Infratemporal Fossa

Cortical Destruction

Cortical destruction is detected at CT as a break of the mineralized bone through its whole thickness, whereas on MR a defect of the continuous hypoin-tense thickness of the cortex, replaced by solid tissue, implies invasion also of the periosteum (Maroldi et al. 1996). It can be observed in aggressive inflammatory lesions (both non-invasive and invasive fungal rhinosinusitis), some benign, but aggressive, neo plasms as inverted papilloma and juvenile angiofibroma and in malignant tumors (Som et al. 1991) (Fig. 4.4).

Infratemporal Fossa

Fig. 4.4. Squamous cell carcinoma of the left maxillary sinus. Irregular destruction of the posterolateral wall (1). Tumor spreads into the fat content of the infratemporal fossa and inferior orbital fissure (2). Arrowheads indicate the extent into the inferior limit of the superior orbital fissure. Sclerotic changes of the alveolar process (3)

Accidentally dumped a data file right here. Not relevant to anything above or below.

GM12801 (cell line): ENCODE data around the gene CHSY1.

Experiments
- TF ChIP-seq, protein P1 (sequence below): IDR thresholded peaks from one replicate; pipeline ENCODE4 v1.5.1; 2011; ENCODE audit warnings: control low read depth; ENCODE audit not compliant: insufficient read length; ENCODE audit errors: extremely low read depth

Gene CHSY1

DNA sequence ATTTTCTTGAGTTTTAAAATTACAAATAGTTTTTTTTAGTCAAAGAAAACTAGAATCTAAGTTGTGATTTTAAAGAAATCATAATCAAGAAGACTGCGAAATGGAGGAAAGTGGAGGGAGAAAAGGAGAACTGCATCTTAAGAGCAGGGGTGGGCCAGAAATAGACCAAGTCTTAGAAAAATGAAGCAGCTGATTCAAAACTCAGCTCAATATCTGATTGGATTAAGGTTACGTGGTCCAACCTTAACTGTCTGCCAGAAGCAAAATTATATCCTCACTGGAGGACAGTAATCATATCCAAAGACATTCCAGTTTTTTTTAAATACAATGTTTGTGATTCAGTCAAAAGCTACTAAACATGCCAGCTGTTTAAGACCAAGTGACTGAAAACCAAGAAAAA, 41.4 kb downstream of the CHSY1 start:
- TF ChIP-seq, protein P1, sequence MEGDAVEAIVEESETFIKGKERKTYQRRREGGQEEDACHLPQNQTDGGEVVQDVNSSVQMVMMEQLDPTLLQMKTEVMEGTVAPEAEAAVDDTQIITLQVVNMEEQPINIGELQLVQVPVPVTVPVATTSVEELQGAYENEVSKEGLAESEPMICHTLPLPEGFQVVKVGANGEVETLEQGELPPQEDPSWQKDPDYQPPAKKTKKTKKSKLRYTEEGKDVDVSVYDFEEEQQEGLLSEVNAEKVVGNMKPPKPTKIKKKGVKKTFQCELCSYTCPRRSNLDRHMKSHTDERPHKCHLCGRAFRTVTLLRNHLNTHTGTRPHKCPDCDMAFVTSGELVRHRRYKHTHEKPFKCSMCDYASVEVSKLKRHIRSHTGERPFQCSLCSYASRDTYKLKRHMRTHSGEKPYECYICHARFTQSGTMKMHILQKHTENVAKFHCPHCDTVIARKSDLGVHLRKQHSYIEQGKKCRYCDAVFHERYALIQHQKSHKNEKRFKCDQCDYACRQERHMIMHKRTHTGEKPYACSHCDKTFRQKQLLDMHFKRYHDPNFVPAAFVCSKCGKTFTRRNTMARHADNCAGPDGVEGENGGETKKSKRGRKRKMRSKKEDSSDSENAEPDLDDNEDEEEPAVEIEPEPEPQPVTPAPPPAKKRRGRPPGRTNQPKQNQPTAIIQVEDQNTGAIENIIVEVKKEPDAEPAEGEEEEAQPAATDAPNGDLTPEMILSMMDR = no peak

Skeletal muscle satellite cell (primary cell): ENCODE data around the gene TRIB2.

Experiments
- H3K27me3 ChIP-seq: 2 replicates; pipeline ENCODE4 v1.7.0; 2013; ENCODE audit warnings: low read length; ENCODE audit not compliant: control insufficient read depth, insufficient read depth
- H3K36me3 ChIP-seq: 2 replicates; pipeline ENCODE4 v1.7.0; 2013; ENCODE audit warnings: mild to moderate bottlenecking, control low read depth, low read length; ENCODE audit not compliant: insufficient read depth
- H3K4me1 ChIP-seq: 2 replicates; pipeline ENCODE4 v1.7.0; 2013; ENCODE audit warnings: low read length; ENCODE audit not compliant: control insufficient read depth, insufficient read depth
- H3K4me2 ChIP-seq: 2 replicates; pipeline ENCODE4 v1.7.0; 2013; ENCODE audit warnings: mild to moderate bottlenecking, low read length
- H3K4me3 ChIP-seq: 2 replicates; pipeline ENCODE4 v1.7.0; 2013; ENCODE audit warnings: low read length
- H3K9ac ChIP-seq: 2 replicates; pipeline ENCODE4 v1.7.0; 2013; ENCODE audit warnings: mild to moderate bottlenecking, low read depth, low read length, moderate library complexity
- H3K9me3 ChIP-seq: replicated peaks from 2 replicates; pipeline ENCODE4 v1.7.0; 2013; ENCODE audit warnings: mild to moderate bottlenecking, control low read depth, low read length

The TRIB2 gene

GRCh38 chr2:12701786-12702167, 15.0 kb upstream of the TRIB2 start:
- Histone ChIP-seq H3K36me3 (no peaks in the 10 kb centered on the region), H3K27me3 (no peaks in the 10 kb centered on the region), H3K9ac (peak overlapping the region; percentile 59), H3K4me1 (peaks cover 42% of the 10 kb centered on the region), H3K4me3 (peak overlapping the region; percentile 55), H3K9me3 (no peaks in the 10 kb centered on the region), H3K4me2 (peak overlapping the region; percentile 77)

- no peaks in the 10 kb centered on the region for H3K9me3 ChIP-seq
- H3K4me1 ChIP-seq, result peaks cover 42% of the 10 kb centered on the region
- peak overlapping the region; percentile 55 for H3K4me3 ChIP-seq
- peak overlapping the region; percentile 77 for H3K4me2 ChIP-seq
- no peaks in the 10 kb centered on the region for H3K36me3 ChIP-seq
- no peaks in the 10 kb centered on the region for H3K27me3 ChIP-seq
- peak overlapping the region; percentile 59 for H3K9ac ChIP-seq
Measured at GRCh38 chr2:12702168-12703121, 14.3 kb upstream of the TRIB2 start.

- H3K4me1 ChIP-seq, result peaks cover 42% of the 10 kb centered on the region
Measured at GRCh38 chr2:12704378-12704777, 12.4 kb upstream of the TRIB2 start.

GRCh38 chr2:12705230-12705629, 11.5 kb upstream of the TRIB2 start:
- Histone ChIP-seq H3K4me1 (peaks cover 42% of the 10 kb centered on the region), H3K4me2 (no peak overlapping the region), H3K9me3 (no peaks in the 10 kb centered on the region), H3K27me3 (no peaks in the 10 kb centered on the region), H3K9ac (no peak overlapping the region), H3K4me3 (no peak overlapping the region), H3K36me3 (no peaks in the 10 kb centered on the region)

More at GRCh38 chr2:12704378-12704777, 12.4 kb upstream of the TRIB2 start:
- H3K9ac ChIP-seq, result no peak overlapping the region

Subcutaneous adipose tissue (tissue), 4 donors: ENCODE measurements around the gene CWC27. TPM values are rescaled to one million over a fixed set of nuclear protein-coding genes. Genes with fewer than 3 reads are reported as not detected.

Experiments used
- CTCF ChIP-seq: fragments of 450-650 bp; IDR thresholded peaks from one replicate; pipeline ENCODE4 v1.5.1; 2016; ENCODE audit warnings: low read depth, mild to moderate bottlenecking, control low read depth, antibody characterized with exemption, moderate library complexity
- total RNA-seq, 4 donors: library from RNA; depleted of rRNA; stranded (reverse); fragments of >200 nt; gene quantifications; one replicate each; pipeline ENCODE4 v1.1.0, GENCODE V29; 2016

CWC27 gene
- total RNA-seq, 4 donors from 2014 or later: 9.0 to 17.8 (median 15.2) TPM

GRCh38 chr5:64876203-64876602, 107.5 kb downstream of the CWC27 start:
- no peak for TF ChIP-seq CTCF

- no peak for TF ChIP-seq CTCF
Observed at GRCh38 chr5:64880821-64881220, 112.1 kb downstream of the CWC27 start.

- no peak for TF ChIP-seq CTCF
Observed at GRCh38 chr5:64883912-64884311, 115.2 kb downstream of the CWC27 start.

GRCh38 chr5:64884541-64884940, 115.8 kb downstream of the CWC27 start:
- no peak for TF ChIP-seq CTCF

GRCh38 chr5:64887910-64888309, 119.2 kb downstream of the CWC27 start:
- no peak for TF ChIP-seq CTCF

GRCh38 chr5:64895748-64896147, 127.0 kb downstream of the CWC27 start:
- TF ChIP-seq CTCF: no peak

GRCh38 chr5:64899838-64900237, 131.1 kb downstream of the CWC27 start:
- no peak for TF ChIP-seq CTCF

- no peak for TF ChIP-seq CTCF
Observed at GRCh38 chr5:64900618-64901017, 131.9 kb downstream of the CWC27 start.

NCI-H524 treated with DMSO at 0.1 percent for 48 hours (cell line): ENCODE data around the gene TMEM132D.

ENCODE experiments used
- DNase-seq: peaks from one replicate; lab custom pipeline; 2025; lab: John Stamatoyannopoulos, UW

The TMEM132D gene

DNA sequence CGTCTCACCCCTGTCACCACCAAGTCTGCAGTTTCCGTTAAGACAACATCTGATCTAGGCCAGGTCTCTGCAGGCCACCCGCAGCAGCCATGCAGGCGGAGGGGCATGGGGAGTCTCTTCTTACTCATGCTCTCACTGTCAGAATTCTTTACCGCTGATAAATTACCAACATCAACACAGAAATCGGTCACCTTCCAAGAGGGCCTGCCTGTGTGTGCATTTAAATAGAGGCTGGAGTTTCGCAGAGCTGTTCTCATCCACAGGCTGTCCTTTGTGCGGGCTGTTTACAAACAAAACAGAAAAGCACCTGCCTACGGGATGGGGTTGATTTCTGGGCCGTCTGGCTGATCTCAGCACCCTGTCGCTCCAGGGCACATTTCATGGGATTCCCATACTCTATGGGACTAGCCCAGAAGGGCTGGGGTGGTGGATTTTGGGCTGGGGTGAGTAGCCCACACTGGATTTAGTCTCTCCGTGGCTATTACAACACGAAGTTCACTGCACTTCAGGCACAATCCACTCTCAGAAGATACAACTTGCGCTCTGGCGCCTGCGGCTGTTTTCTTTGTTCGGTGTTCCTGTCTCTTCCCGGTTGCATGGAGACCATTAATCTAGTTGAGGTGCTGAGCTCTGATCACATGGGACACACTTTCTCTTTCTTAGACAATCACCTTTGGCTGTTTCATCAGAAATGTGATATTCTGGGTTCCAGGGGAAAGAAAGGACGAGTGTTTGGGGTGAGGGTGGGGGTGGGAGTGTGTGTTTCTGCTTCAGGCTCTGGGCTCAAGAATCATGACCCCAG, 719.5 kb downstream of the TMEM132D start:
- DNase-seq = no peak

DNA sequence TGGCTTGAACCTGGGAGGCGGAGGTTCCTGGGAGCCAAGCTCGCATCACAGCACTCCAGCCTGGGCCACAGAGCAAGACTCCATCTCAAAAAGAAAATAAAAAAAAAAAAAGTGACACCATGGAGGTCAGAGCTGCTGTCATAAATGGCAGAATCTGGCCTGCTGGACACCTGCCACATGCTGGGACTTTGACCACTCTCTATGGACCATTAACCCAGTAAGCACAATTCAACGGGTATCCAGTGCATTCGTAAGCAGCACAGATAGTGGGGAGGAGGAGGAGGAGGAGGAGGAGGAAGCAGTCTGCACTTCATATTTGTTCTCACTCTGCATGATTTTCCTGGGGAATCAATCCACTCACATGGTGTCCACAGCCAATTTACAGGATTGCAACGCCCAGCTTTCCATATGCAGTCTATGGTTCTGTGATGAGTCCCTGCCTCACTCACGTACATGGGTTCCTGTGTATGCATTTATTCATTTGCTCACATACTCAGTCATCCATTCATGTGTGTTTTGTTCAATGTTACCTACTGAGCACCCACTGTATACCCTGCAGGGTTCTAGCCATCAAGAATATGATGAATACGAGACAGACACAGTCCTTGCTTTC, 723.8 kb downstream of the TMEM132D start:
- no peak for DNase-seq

Fig. 4.4. Squamous cell carcinoma of the left maxillary sinus. Irregular destruction of the posterolateral wall (1). Tumor spreads into the fat content of the infratemporal fossa and inferior orbital fissure (2). Arrowheads indicate the extent into the inferior limit of the superior orbital fissure. Sclerotic changes of the alveolar process (3)

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